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CSIR Begins Processes To Amend Act 521 Of 1996

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The Council for Scientific and Industrial Research (CSIR) has initiated a process to amend the CSIR Act 521 of 1996.

The CSIR Act 521 was enacted in 1996 to re-establish the CSIR to promote, encourage and regulate research and the application of science and technology in development as well as its related matters.

Speaking at the first stakeholders meeting on the amendment of the CSIR Act 521 in Accra on Wednesday, August 18, 2021, the Director of CSIR- Water Research Institute, Professor Mike Osei Atweneboa, said the focus of the amendment is to obtain full legal backing to establish two institutes — CSIR-Biomedical Pharmaceutical and Public Health Research Institute (CSIR-BPPHRI), and CSIR- Engineering Research and Development Centre (ERDC).

They also want the name of Institute for Scientific and Technological Information to CSIR- Electronics, Communication and Information Research Institute (CSIR-ECIRI).

“The amendment of the CSIR Act 521 of 1996 will include the creation of new institutes which are CSIR-Engineering Research Institute (CSIR-ERI) and the CSIR-Biomedical Pharmaceutical and Public Health Research Institute (CSIR-BPPHRI) and the change of name Institute for Scientific and Technological Information to CSIR- Electronics, Communication and Information Research Institute (CSIR-ECIRI)”, he said.

Prof. Atweneboa said the purpose of the amendment is to prepare the country to develop, pilot, and evaluate emerging technological interventions designed to improve human and economic development.

Challenges

In a presentation, the Director-General of CSIR, Prof. Victor K. Agyeman underscored the need for the CSIR Act 521 of 1996 to be amended, explaining that there are a number of policy challenges that would require a review after 23 years of its enactment.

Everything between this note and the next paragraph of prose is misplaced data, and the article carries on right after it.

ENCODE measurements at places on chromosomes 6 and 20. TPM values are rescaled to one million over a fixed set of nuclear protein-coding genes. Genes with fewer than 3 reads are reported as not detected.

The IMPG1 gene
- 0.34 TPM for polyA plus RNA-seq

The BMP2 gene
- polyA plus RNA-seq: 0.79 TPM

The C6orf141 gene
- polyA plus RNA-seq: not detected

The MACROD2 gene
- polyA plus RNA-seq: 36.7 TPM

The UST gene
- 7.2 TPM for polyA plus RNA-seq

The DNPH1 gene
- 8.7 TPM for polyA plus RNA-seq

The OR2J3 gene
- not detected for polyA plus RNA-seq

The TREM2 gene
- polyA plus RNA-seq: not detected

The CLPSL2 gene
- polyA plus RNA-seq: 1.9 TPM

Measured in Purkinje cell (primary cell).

He pointed out that one of the challenges of the CSIR Act 521 was the large number of CSIR council members, adding that the large number of council members impedes rapid decision-making.

“The number of council members is too many. We have 21 council members and this makes it expensive to run council,” he said.

Prof. Agyeman noted that the CSIR Act 521 of 1996 is mainly agricultural focused, hence calling for the need to invest in emerging areas of research such as innovation research, Nanoscience, and Al Robotics.

He also pointed out that the creation of new CSIR institutes will address emerging areas such as innovation, engineering and electronics and information communication.

Reforms

In 2016, CSIR outlined a CSIR wide-agenda for transformational change. The agenda sought to realign research in CSIR to focus on seven thematic areas which are in line with the development priorities of the government and her development partners.

As part of the process to address the challenges of the CSIR Act 521, a committee has been established to oversee the amendment of Act 521 of 1996.

The proposed amendment of the CSIR Act 521 of 1996 will include the creation of two new institutes, namely CSIR-Engineering Research Institute ( CSIR-ERI) and the CSIR-Biomedical Pharmaceutical and Public Health Research Institute (CSIR-BPPHRI).

It will also include the change of name of the CSIR- Institute for Scientific and Technological Information to CSIR- Electronics, Communication and Information Research Institute (CSIR-ECIRI).

The proposed amendment will seek to reduce the membership of the council members from twenty-one (21) to thirteen (13).

It is also seeking to be given the mandate to establish a graduate college to fully train people in Science, Technology, Electronics and Information Communication etc.

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